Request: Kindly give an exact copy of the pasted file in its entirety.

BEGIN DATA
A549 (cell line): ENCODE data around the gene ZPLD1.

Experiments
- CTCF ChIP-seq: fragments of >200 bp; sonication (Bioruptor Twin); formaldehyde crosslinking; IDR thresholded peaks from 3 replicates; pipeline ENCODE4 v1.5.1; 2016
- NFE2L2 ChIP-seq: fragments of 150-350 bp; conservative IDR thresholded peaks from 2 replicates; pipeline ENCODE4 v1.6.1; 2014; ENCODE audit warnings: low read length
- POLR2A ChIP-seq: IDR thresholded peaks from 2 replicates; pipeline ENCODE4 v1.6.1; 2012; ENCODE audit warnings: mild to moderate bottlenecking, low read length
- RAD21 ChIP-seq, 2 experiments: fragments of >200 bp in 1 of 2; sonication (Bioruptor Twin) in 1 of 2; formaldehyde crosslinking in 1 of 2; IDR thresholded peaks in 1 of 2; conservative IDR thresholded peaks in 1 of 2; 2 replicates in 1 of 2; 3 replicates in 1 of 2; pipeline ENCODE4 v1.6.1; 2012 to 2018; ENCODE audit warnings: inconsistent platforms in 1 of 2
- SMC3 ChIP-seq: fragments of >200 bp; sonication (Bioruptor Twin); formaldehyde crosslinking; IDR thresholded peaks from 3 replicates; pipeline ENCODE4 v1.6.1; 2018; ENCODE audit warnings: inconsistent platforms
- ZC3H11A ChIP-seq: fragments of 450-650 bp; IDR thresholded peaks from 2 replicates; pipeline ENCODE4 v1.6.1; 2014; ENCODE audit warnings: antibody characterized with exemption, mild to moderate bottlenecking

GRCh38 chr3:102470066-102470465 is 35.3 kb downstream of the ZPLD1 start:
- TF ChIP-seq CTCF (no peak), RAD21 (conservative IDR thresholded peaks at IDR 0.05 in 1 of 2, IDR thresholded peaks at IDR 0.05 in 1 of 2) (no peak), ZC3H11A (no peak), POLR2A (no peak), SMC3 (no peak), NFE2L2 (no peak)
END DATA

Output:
A549 (cell line): ENCODE data around the gene ZPLD1.

Experiments
- CTCF ChIP-seq: fragments of >200 bp; sonication (Bioruptor Twin); formaldehyde crosslinking; IDR thresholded peaks from 3 replicates; pipeline ENCODE4 v1.5.1; 2016
- NFE2L2 ChIP-seq: fragments of 150-350 bp; conservative IDR thresholded peaks from 2 replicates; pipeline ENCODE4 v1.6.1; 2014; ENCODE audit warnings: low read length
- POLR2A ChIP-seq: IDR thresholded peaks from 2 replicates; pipeline ENCODE4 v1.6.1; 2012; ENCODE audit warnings: mild to moderate bottlenecking, low read length
- RAD21 ChIP-seq, 2 experiments: fragments of >200 bp in 1 of 2; sonication (Bioruptor Twin) in 1 of 2; formaldehyde crosslinking in 1 of 2; IDR thresholded peaks in 1 of 2; conservative IDR thresholded peaks in 1 of 2; 2 replicates in 1 of 2; 3 replicates in 1 of 2; pipeline ENCODE4 v1.6.1; 2012 to 2018; ENCODE audit warnings: inconsistent platforms in 1 of 2
- SMC3 ChIP-seq: fragments of >200 bp; sonication (Bioruptor Twin); formaldehyde crosslinking; IDR thresholded peaks from 3 replicates; pipeline ENCODE4 v1.6.1; 2018; ENCODE audit warnings: inconsistent platforms
- ZC3H11A ChIP-seq: fragments of 450-650 bp; IDR thresholded peaks from 2 replicates; pipeline ENCODE4 v1.6.1; 2014; ENCODE audit warnings: antibody characterized with exemption, mild to moderate bottlenecking

GRCh38 chr3:102470066-102470465 is 35.3 kb downstream of the ZPLD1 start:
- TF ChIP-seq CTCF (no peak), RAD21 (conservative IDR thresholded peaks at IDR 0.05 in 1 of 2, IDR thresholded peaks at IDR 0.05 in 1 of 2) (no peak), ZC3H11A (no peak), POLR2A (no peak), SMC3 (no peak), NFE2L2 (no peak)